Students recently took place in a “first-gen” networking dinner to commemorate National First-Generation College Day.
On Wednesday, Binghamton University students and alumni gathered in Old Union Hall to celebrate National First-Generation College Day — an annual holiday celebrated on Nov. 8 in honor of the passage of the Higher Education Act of 1965, according to the website for the Center for First-Generation Student Success.
The networking dinner was a part of a larger series of events centered around BU’s first-generation student population, organized by B-First — an on-campus program that provides mentorship and resources to first-generation students — and the Fleishman Center for Career and Personal Development.
Donald Hall, executive vice president for academic affairs and provost, kicked off the event. Hall shared his story as a first-generation college student, describing how he came from a family and high school peer group with little college experience.
“The work that’s going on here at [BU] is critical and necessary and wonderful,” Hall said. “So many of us in my generation had to just sort of stumble and find their own way. I’m thrilled that this event is taking place. It has my full support. You are trailblazers. You are brave and adventurous. And you are going to do great things.”
Throughout the dinner, students were able to converse with first-generation B-First mentors in “speed-dating style,” moving from table to table until they had connected with every mentor.
Marissa Zelman, assistant director of Student Support Services (SSS) and co-founder and chair of the B-First Network Committee, wrote that this is the first “first-gen” networking dinner in the history of the University.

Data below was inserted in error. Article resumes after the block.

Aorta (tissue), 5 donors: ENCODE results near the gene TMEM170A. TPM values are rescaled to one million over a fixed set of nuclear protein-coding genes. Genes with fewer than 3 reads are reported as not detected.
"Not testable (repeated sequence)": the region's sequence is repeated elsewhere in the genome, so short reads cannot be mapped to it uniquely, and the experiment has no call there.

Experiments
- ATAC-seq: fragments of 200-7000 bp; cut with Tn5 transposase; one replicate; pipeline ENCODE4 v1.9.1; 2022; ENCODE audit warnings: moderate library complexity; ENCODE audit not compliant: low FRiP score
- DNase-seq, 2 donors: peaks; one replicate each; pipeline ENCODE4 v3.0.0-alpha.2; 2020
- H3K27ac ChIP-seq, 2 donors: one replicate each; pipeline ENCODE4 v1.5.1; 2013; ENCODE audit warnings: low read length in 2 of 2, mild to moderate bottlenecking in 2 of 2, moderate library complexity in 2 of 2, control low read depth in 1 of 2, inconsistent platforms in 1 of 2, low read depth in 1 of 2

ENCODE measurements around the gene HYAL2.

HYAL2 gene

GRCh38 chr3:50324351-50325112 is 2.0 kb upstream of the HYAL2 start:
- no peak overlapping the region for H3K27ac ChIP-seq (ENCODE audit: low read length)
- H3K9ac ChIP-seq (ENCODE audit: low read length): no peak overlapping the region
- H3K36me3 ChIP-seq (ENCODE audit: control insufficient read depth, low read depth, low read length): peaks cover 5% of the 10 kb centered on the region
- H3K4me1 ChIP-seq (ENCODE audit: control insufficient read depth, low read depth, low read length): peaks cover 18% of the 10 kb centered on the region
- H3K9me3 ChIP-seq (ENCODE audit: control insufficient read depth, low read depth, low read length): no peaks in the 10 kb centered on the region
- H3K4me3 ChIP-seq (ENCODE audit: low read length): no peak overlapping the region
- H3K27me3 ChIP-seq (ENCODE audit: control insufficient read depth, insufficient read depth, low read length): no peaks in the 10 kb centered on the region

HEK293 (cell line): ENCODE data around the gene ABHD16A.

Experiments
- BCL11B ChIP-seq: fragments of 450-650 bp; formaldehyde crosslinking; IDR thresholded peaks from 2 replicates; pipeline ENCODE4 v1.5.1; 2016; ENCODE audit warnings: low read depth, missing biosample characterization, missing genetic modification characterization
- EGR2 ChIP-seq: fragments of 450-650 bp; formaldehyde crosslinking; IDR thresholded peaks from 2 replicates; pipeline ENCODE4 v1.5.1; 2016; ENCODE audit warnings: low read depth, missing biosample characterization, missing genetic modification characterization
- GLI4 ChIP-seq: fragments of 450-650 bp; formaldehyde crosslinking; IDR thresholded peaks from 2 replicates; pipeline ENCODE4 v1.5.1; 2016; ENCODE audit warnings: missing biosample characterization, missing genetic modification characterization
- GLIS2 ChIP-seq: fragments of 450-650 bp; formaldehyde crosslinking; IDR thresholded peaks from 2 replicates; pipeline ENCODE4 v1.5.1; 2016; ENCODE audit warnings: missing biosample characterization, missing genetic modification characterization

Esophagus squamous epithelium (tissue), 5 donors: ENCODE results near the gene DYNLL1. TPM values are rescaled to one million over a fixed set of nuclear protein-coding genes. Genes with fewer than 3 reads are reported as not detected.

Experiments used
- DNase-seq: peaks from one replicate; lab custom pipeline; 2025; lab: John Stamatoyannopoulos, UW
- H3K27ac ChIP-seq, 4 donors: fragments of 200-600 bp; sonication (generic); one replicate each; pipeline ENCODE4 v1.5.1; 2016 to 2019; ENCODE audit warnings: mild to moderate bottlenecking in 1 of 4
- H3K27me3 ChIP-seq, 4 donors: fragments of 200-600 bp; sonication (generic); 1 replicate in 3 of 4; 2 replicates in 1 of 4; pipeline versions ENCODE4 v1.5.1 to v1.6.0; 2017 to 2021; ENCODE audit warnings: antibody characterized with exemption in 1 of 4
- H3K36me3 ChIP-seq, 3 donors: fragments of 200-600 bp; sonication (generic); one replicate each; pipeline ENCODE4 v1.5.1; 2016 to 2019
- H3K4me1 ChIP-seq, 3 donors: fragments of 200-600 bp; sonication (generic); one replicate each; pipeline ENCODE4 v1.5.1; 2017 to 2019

Zelman discussed B-First and the Center’s intentions behind organizing the event.
“With this event, we aim to bring attention to this invisible identity, all too often endured silently, while broadening the network of our first-gen students — helping them build social capital,” Zelman wrote in an email. “We also seek to thank our mentors for committing their time and offering their words of wisdom by providing them with a dinner, and offering them a space where they too are able to share their own struggles as first-gens, in a safe and welcoming space.”
B-First has around 199 first-generation faculty and alumni mentors and 231 first-generation mentees, according to Zelman. This is not representative of the 20 to 30 percent of first-generation students making up BU’s student body, according to the B-First webpage.
Antinea Sanchez — an undergraduate representative for the B-First Networking Committee, a first-generation student and a junior majoring in biological sciences — explained B-First’s role as not only a networking resource, but also a program that makes first-generation students “feel part of this huge school.”
“The first-gen student community contributes to [BU] by diversifying the school with students of different backgrounds and experiences,” Sanchez said. “Within the community, there are mentors that understand what other students may be going through and are willing to guide them on a path full of obstacles as a first-gen student. This community lets others know the challenges that they may face and how to tackle them ahead of time because some may not have background knowledge of college life.”
As the event came to a close, students remained in Old Union Hall to continue speaking with their newfound mentors. Mentors shared their advice, undergraduate stories and contact information with students.
Jonah Poueriet-Santana, a sophomore majoring in economics, was one such student. Poueriet-Santana expressed hope that B-First would host similar events in the future, so the mentor and mentee communities can continue to foster connections.
“This event was definitely helpful to meet people you wouldn’t normally speak to,” Poueriet-Santana said. “It was eye-opening, too. The peers that are here are all people who are just like you — they’re all first-generation students. It was great to be around people who have similar stories to you. I definitely would recommend this event, and think [B-First] should do more of these events.”